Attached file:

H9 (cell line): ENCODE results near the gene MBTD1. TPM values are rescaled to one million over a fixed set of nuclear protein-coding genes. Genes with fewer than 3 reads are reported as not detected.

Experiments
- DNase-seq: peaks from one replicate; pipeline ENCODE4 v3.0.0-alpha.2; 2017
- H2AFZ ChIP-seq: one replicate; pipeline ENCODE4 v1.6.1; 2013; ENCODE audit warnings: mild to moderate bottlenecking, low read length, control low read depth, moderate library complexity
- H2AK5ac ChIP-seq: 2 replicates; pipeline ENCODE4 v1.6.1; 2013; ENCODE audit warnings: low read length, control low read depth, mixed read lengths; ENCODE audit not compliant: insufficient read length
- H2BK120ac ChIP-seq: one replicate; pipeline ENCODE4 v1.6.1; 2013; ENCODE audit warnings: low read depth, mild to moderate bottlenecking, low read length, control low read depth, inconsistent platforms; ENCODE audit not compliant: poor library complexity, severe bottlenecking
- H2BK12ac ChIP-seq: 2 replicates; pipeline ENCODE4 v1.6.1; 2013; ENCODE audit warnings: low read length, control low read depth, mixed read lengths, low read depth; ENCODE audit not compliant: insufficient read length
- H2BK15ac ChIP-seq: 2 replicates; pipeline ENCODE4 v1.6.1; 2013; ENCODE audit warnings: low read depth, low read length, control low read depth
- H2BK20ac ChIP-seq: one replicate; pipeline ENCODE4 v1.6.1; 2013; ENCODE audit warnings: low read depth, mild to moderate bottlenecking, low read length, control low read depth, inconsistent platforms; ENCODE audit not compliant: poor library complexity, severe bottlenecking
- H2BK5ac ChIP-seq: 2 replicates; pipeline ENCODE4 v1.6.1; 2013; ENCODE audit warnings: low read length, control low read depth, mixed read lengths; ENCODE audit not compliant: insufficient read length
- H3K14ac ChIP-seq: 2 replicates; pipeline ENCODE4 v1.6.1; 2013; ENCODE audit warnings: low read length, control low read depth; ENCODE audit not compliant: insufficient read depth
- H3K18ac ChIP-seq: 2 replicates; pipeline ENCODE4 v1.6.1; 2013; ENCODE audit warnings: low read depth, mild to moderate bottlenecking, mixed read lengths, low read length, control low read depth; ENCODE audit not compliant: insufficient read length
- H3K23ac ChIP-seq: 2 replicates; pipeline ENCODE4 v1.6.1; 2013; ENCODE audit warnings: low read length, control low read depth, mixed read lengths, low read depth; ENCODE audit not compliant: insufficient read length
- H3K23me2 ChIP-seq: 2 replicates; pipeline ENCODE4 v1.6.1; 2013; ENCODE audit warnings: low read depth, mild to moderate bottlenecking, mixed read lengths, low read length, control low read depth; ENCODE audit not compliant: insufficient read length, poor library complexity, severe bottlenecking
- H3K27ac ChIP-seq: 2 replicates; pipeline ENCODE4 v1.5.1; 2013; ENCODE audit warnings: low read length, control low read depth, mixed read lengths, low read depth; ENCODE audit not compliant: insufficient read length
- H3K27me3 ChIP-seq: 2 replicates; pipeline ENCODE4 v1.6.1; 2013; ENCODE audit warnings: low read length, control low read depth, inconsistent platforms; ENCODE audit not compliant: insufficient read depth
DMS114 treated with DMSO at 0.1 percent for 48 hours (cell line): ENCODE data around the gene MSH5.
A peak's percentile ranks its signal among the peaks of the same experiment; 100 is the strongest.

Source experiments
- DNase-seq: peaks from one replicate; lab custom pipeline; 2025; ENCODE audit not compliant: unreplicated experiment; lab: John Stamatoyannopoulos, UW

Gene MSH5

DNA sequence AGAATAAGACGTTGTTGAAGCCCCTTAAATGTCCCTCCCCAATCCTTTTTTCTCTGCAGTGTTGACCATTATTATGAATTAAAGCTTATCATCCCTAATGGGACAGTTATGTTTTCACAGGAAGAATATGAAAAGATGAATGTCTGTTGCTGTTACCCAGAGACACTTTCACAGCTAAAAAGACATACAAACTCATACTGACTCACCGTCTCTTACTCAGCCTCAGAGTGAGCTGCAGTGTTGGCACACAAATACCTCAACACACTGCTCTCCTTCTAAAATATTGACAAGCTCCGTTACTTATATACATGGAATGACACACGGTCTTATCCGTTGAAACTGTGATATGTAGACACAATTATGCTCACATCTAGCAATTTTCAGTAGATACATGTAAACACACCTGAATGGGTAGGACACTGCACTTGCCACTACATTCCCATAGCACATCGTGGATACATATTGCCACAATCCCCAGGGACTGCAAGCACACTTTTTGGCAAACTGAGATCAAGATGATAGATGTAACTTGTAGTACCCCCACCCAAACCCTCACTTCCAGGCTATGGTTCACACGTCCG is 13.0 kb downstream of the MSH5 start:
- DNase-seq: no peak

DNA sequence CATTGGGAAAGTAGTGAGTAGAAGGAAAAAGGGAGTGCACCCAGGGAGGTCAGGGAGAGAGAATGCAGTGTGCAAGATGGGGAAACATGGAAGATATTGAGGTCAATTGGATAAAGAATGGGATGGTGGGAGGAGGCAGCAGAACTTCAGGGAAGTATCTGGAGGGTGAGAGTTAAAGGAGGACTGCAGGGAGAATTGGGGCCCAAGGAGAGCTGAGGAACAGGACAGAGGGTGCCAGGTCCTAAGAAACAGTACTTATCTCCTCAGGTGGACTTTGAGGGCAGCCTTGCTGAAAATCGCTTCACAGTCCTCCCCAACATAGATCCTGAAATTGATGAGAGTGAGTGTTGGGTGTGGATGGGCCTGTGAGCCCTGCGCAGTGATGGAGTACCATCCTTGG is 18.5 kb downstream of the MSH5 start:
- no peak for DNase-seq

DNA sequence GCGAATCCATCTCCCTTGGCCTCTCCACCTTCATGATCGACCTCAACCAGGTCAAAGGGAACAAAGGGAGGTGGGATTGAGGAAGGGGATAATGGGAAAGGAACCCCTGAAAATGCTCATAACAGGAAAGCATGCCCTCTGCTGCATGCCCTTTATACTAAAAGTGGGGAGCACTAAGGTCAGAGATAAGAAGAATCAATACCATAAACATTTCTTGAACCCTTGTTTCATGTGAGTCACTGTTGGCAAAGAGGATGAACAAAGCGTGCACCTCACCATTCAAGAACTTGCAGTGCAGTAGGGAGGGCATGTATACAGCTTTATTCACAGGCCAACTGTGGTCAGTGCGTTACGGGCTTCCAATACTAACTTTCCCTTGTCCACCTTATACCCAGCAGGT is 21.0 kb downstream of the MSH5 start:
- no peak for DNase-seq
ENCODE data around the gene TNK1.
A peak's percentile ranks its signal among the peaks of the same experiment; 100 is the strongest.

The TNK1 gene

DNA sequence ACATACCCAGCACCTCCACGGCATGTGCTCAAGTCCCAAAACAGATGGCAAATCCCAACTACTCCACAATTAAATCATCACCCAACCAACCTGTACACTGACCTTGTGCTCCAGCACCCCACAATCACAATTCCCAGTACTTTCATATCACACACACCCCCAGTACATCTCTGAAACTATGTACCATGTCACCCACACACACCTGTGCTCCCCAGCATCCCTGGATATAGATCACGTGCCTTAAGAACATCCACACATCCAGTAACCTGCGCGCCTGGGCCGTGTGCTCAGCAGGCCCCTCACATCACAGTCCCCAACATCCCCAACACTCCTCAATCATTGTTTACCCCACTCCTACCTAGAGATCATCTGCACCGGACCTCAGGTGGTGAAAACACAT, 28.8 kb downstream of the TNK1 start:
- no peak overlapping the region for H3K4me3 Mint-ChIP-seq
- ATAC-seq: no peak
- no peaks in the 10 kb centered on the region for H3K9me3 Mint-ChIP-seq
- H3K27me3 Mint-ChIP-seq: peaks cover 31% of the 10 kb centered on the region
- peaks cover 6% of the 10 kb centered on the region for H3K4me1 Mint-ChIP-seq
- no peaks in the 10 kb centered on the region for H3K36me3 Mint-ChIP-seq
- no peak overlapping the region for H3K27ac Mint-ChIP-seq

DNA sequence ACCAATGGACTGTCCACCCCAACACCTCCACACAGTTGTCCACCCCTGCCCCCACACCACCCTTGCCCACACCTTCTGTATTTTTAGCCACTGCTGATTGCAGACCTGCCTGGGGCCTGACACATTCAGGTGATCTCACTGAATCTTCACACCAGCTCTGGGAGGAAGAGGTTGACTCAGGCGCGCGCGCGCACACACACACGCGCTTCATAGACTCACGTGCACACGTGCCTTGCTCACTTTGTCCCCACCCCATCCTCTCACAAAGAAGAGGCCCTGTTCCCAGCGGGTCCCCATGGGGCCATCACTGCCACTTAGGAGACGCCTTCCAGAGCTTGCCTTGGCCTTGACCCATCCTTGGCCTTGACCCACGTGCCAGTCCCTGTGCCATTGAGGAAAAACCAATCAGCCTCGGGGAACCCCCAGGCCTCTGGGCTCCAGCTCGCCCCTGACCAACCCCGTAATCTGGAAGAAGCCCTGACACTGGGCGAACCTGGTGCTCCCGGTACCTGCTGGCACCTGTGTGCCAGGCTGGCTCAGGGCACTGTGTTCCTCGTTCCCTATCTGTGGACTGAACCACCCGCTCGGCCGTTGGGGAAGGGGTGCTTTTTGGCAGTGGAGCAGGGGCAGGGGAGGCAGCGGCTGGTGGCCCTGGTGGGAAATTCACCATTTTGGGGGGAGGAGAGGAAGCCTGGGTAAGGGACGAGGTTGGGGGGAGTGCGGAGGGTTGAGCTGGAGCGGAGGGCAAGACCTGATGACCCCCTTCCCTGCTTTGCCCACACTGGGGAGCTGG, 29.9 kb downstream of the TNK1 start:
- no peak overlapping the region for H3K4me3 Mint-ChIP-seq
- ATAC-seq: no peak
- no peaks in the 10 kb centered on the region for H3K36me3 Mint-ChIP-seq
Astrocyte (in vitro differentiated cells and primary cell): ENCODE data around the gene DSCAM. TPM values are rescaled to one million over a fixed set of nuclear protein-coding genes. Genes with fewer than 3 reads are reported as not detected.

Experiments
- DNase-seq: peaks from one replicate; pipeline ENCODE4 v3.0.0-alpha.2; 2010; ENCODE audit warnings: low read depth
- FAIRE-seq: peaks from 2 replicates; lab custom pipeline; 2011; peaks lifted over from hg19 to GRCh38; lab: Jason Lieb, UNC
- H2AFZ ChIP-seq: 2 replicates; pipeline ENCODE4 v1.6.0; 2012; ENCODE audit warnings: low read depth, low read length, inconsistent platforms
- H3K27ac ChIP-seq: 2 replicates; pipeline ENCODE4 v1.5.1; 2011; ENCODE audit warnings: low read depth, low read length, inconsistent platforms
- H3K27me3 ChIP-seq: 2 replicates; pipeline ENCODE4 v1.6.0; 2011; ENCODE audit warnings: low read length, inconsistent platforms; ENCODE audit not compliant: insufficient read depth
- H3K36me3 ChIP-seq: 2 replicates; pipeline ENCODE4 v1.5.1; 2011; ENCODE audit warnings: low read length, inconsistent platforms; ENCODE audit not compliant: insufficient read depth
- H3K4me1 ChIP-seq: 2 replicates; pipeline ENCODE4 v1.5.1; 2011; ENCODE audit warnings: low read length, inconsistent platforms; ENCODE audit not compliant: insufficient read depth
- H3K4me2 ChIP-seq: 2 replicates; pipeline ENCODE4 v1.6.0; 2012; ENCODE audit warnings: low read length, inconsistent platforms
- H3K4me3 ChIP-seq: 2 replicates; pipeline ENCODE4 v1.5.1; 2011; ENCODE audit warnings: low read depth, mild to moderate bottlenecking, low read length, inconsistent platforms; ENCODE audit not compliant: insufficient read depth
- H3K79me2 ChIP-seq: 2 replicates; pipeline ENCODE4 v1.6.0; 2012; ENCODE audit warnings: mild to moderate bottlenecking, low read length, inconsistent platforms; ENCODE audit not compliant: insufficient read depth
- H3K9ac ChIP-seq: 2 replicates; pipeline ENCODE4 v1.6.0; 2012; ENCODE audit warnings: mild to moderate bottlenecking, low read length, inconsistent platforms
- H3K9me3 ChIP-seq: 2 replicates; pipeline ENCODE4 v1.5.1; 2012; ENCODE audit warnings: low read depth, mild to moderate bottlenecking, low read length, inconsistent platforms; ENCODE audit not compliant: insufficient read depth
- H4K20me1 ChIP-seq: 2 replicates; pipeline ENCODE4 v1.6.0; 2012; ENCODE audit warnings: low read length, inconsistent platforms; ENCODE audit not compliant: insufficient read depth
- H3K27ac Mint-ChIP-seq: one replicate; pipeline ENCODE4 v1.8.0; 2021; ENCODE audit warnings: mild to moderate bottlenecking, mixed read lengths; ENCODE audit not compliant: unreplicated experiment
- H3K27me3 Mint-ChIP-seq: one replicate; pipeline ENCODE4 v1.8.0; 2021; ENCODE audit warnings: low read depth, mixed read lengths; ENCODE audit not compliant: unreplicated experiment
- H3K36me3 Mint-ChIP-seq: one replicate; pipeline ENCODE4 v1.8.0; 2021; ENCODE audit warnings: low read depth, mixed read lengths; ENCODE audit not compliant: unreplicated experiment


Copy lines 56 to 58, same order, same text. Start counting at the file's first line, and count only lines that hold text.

- H3K9me3 ChIP-seq: 2 replicates; pipeline ENCODE4 v1.5.1; 2012; ENCODE audit warnings: low read depth, mild to moderate bottlenecking, low read length, inconsistent platforms; ENCODE audit not compliant: insufficient read depth
- H4K20me1 ChIP-seq: 2 replicates; pipeline ENCODE4 v1.6.0; 2012; ENCODE audit warnings: low read length, inconsistent platforms; ENCODE audit not compliant: insufficient read depth
- H3K27ac Mint-ChIP-seq: one replicate; pipeline ENCODE4 v1.8.0; 2021; ENCODE audit warnings: mild to moderate bottlenecking, mixed read lengths; ENCODE audit not compliant: unreplicated experiment